Lahainaluna robotics team heading to World Championships
Mentor: ‘Everything came together’ with well-designed robot
For the first time since Lahainaluna High School began participating in FIRST robotics seven years ago, the Lunas are heading to a World Championship competition in Texas next month.
“They’re really happy their hard work paid off,” said lead mentor Dennis Sasai, noting the team is made up of 20 members, almost half of which are part-time. But that means some students pull double duty in the group.
The students, freshmen through seniors, were ecstatic when they placed second out of 66 teams in a FIRST San Diego Regional competition on March 10 in the San Diego suburb of Del Mar, Sasai said. FIRST stands for For Inspiration and Recognition of Science and Technology. Reaching the finals in San Diego and having an abundance of teams already qualified for the World competition prior to the San Diego event, Lahainaluna was able to earn a spot for the Houston World event, which hosts 400 teams.
Sasai said he and his team were not prepared for the berth because, historically, they never qualified for the next level.
But, this time, “everything came together,” he said.
Now, the team must bear extra travel costs. Sasai estimated it will cost around $20,000 to send 10 full-time team members and three mentors to the World Championships, scheduled for April 18-21. The team is working on various fundraisers, which will be announced later. Donations are welcome. More information may be obtained via email from Sasai at email@example.com. His phone number is 281-4852.
Sasai is the Maui District resource teacher for Career and Technical Education for the state Department of Education. He is a former Lahainaluna teacher.
The World Championships will cap a progressive year for the Lahainaluna Robotics Team 3882. The team branched out and tried new events at the San Diego regional and won a Judges’ Award at the competition.
The award was for the team’s unique efforts, performances or dynamics. The FIRST officials added that Lahainaluna “delivered big with a well-designed robot while still maintaining focus on introducing and inspiring others with little or no previous knowledge of robotics.”
The award came in part to the team’s outreach into the community over several years, Sasai said.
Luna team members have mentored students in robotics at Princess Nahienaena Elementary School, and they’ve hosted a VEX Robotics competition for other schools.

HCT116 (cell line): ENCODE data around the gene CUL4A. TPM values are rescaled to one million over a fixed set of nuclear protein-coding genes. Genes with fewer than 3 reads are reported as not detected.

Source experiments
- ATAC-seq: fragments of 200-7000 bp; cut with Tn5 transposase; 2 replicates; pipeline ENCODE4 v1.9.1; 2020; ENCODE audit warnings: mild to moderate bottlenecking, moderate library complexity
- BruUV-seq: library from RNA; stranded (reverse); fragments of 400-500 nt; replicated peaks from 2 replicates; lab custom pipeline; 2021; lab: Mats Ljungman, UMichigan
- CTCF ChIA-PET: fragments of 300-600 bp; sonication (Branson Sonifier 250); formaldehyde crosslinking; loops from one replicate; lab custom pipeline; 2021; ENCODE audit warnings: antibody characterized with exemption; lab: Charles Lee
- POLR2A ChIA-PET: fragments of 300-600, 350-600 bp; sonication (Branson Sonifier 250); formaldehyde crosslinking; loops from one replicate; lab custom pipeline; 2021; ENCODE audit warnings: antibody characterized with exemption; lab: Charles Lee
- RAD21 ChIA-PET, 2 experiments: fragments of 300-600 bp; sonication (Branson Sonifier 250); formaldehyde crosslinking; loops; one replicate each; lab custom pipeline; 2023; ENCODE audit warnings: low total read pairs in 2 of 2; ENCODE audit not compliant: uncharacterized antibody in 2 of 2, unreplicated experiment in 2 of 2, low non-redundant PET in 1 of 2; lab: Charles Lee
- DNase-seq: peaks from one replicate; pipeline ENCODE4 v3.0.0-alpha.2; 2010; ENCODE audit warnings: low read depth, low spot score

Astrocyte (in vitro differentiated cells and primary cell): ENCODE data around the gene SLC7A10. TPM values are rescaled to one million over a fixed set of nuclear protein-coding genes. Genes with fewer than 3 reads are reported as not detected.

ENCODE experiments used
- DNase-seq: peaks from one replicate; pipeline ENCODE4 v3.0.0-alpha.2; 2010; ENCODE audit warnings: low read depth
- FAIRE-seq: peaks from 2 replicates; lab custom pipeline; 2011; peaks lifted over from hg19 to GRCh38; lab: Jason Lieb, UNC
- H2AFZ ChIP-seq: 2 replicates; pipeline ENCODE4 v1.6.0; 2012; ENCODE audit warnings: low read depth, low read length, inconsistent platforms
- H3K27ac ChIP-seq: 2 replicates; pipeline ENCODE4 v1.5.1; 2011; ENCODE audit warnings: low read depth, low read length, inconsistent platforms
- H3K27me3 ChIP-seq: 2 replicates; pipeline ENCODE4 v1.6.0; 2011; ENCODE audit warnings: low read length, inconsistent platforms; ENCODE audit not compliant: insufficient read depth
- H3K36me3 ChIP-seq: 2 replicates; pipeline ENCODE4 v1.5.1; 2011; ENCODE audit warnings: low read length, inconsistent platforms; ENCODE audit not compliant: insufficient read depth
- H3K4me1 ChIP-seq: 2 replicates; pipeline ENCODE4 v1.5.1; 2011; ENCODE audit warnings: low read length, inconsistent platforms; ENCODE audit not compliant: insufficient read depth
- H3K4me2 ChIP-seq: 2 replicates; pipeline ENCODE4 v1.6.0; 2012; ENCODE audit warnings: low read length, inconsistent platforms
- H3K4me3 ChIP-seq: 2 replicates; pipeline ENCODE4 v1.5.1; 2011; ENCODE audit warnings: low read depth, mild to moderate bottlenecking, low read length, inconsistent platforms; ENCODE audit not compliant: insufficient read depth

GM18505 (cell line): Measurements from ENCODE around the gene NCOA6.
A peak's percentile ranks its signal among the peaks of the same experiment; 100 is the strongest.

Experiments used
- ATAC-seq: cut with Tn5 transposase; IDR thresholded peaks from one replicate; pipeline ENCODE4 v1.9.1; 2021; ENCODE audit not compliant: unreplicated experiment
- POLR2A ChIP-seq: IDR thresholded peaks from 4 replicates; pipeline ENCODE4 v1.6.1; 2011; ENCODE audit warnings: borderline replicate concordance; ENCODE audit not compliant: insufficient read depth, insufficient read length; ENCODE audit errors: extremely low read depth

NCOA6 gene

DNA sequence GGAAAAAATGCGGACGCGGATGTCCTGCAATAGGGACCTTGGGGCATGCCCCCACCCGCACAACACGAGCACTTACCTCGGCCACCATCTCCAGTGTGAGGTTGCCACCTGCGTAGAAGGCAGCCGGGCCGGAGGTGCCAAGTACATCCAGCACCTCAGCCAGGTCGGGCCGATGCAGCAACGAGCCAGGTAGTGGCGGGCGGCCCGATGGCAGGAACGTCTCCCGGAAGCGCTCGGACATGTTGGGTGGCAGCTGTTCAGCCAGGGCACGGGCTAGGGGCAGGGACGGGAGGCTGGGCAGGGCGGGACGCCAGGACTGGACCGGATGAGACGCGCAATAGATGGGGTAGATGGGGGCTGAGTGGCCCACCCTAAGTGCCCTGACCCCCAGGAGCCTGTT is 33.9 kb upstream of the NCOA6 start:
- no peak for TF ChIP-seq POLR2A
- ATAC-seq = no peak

“We wanted to do that for the kids on the west side,” Sasai said.
Maui teams often need to travel long distances for robotics competitions, and the Luna team members wanted to make an event available closer to home, he said.
“Parents and students, they are really happy that the parents can come,” Sasai said of the VEX competition.
The event also enhanced pride at the West Maui schools and in the community, he said.
West Maui is not just a place for tourists and hotels, he said.
“People don’t realize we have STEM education at Lahainaluna, too,” he said. “People don’t equate that with Lahaina.”
The team’s activities are all in addition to the work of putting together the Lunas’ 33-by-28-inch robot that weighs 120 pounds.
The students had six weeks from January to February to put the robot together, Sasai said. They worked on weekends and on weekdays and spent hours working on their robot after school.
The students are in charge of building the robot and programming it to do tasks to compete.
This year’s game is called “First Power Up.” It involves an arcadelike game in which students use the robots to score points by placing cubes onto various scales and switches.
For now, Lahainaluna High School is the only Maui County team headed to the world competition in Houston, Sasai said.
He noted that other Maui County teams, including Lahainaluna, will compete in a regional event in Honolulu this week, Thursday through Saturday. During the competition, other Hawaii teams could qualify for the world competition.
Lahainaluna’s team leaders are seniors Kylee Dean-Kobatake and Jenna Swangel and sophomores Anjanette Aveno and Eddymar Cabading.
Lahainaluna began working with robotics in 2008, under the VEX program, Sasai said. In 2011, the school began tackling a higher level of robotics and entered FIRST competitions.
* Melissa Tanji can be reached at firstname.lastname@example.org.